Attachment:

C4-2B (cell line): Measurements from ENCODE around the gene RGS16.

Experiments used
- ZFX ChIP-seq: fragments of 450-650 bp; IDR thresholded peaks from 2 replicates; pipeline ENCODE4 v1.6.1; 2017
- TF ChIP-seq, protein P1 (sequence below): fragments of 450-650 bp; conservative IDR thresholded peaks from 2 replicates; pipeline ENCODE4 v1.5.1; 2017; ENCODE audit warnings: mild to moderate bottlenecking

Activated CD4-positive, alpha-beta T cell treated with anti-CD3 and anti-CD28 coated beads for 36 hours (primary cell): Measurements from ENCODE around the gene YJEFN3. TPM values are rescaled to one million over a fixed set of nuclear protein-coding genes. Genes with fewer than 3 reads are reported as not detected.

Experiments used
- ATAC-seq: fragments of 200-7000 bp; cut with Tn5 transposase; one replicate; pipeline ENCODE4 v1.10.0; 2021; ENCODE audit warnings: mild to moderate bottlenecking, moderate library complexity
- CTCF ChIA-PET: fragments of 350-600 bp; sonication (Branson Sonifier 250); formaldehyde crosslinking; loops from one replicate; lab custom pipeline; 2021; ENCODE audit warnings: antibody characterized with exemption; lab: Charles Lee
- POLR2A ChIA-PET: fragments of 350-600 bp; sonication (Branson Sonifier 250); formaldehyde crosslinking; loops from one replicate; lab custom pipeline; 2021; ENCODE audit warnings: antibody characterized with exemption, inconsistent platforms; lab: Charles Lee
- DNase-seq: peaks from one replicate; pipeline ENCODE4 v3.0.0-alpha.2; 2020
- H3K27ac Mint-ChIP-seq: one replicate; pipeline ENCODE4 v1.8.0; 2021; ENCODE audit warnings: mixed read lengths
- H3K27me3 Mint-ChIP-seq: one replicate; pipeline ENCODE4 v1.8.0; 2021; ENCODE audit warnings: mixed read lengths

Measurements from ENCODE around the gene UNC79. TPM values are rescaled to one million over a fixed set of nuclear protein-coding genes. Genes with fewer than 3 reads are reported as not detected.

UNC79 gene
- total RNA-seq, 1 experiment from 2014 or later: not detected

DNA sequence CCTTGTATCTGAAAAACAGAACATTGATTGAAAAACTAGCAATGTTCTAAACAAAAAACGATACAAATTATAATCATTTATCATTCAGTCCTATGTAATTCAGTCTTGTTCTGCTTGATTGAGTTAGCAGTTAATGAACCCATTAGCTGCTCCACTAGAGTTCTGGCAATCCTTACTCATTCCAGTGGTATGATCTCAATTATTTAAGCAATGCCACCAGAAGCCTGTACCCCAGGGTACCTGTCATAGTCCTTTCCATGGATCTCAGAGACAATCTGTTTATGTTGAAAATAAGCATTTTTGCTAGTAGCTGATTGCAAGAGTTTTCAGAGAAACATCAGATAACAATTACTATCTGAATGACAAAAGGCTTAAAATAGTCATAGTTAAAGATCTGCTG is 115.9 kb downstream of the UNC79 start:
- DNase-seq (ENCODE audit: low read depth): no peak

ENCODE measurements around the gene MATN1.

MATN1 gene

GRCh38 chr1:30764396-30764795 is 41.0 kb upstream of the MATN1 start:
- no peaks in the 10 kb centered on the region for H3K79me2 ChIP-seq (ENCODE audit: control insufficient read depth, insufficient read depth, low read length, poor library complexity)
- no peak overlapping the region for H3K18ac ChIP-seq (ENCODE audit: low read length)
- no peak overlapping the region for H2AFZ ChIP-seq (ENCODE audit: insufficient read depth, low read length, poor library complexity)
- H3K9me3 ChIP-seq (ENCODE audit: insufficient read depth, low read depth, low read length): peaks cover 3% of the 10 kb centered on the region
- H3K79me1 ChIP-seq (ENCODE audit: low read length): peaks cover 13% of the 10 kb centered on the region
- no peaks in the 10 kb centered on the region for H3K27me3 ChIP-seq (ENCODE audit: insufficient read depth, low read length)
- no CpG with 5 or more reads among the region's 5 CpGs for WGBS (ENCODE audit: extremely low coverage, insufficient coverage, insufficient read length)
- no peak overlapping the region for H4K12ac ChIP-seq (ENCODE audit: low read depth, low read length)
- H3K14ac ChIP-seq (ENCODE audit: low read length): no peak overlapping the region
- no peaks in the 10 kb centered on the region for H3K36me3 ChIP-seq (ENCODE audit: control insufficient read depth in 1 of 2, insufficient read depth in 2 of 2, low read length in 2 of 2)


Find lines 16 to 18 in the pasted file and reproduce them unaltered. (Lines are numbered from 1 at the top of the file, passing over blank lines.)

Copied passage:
DNA sequence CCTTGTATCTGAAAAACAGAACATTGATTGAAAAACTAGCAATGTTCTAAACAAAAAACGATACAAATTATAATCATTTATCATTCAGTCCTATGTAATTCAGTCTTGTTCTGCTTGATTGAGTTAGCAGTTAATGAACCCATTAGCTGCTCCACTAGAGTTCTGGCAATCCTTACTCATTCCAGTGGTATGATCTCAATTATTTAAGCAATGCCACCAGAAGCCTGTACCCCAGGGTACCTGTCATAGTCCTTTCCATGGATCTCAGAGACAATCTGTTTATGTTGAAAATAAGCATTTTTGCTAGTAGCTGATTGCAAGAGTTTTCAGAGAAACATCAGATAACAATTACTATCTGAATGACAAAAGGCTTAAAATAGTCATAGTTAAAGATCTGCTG is 115.9 kb downstream of the UNC79 start:
- DNase-seq (ENCODE audit: low read depth): no peak

ENCODE measurements around the gene MATN1.